It is well known that the choice of input features for a learning task can strongly impact the success of learning. Nobody had previously looked into an important input feature choice for robotic interception tasks, however: whether to represent the robot by its joint angle rotations or spatial link positions. In this work we considered, in a deep reinforcement learning context, a task in which a robot arm must use a stick attached to its end effector to intercept a projectile. While joint angles are a standard choice for robot representation, we found that link positions produced far better success in the interception task. We speculate that the neural network is better able to calculate important distances, such as the distance from the stick to the projectile, when given spatial link positions instead of joint angles. Code and trained policies are available on the project's LoboGit page.
John E. G. Baxter, Torin Adamson, Satomi Sugaya and Lydia Tapia, "Exploring Learning for Intercepting Projectiles with a Robot-Held Stick", IEEE/RSJ International Conference on Intelligent Robots and Systems (IROS), 2021.(pdf,video)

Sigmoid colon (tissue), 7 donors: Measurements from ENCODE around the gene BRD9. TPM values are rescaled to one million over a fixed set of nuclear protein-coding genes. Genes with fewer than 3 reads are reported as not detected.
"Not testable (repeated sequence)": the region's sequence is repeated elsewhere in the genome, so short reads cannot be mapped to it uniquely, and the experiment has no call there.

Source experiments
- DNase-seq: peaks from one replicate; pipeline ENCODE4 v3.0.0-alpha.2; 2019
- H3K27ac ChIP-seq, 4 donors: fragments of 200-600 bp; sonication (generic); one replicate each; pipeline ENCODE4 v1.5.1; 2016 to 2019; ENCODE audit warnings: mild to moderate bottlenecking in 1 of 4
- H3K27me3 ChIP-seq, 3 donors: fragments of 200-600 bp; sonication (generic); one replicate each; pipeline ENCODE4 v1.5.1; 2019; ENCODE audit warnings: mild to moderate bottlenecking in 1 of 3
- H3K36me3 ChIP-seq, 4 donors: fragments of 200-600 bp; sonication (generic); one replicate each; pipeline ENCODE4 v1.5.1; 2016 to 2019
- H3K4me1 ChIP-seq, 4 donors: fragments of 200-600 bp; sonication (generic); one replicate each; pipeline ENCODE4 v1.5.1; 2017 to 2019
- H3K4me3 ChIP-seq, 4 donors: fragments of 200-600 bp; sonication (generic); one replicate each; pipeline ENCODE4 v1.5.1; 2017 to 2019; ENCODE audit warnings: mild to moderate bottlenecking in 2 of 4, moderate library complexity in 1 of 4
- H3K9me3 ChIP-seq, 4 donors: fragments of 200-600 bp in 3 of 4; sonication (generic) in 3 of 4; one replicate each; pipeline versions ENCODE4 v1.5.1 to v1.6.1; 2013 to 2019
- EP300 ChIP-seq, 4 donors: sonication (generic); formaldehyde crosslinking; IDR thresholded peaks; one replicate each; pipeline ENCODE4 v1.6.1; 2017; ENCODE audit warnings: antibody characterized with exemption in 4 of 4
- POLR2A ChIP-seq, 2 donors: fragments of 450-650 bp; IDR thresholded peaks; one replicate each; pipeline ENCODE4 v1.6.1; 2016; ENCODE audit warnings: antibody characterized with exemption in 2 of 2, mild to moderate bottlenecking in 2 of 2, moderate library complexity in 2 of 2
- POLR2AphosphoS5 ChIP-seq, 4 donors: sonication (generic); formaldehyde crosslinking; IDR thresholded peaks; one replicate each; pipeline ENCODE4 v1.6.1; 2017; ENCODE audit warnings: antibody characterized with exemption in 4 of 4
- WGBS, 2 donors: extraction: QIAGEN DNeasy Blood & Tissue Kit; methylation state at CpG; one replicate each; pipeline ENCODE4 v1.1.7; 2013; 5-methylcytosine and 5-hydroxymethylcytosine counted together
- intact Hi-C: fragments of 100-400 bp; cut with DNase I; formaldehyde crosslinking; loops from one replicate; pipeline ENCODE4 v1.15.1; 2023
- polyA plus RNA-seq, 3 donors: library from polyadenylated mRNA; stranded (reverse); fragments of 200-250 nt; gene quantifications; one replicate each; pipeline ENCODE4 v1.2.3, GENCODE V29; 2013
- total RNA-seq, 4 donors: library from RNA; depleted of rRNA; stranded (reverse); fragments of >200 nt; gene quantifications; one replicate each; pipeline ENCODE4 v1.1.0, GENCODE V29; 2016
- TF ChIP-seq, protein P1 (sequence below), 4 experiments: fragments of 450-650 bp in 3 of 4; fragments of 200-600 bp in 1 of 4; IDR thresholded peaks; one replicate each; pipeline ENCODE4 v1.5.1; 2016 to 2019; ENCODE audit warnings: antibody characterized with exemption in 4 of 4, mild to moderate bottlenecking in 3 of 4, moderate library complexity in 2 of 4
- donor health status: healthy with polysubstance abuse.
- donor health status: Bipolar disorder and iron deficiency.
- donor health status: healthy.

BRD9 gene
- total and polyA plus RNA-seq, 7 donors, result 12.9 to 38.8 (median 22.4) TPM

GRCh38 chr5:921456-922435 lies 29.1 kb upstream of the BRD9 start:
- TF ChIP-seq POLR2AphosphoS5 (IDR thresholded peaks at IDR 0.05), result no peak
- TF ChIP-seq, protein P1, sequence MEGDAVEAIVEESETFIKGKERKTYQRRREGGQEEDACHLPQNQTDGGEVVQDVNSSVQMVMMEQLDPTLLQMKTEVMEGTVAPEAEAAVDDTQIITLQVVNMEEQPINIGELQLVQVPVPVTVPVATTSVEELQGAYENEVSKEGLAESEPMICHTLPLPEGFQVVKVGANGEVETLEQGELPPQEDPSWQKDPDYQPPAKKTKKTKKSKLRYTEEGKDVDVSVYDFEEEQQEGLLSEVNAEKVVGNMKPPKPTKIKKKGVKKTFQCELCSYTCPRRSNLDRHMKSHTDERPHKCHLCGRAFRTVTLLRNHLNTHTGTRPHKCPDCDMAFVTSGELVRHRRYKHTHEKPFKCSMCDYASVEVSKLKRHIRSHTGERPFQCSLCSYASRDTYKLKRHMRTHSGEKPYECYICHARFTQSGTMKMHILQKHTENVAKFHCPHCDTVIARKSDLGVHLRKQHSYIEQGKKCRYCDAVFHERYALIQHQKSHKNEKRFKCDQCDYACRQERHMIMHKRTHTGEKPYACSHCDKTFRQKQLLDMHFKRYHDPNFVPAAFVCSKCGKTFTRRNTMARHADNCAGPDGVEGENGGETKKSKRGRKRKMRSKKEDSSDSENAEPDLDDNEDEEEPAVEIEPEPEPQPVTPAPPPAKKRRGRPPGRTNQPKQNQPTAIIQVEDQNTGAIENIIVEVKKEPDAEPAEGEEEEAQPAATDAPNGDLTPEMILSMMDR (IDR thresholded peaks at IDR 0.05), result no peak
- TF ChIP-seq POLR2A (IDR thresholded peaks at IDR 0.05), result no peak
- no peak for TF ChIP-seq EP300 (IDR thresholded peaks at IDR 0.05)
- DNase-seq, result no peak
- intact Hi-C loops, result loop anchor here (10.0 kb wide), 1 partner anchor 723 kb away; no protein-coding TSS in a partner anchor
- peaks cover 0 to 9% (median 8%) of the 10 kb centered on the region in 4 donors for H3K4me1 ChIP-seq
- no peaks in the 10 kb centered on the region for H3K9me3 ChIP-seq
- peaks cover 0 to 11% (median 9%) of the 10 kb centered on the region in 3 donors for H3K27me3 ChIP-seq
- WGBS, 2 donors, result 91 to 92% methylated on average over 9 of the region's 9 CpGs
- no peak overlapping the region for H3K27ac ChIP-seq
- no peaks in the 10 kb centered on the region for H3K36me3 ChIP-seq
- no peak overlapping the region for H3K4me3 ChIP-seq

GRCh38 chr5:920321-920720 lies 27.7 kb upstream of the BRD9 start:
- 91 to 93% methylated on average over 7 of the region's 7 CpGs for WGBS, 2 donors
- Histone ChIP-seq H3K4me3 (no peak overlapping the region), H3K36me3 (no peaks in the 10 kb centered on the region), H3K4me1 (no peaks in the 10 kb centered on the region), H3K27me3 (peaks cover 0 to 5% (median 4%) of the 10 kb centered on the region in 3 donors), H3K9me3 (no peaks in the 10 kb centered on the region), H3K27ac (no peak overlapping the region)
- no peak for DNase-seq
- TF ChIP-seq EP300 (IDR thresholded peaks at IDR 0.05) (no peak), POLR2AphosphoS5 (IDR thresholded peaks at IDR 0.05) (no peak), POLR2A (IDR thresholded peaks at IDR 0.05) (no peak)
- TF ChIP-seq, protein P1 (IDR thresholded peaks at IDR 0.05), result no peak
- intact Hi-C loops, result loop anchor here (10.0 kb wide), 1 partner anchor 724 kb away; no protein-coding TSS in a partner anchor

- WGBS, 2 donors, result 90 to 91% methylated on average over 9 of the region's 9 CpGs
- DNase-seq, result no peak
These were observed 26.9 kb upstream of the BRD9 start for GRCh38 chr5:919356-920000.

Learned Policies Data
John Baxter, Mohammad R. Yousefi, Satomi Sugaya, Marco Morales and Lydia Tapia, "Deep Prediction of Swept Volume Geometries: Robots and Resolutions", IEEE/RSJ International Conference on Intelligent Robots and Systems (IROS), 2020.(pdf)
|Closed Loop (CL)
* There was an issue with data conversion. Currently in progress.
The world has been gripped by the COVID-19 pandemic, and the rightful first reaction of many of us has been to protect the safety and health of ourselves and our families. However, life is not completely paused, and we still have responsibilities to our research, classes, and peers. Rapidly implemented workfrom- home protocols have resulted in a widely lamented lack of worklife balance and progress in research. This column tackles these woes by presenting advice collected from the Women in Engineering (WIE) Committee of the IEEE Robotics and Automation Society on their best practices for continuing work during this challenging time. It also shares some perspectives of robotics students on how they have been impacted by the pandemic.
What do flavorings, perfumes, hormones, neurotransmitters, and allergens have in common? They are all triggers of biological processes that start with a small molecule binding to a cell protein receptor. In our lab, we are interested in understanding the basic mechanisms of ligand-receptor binding.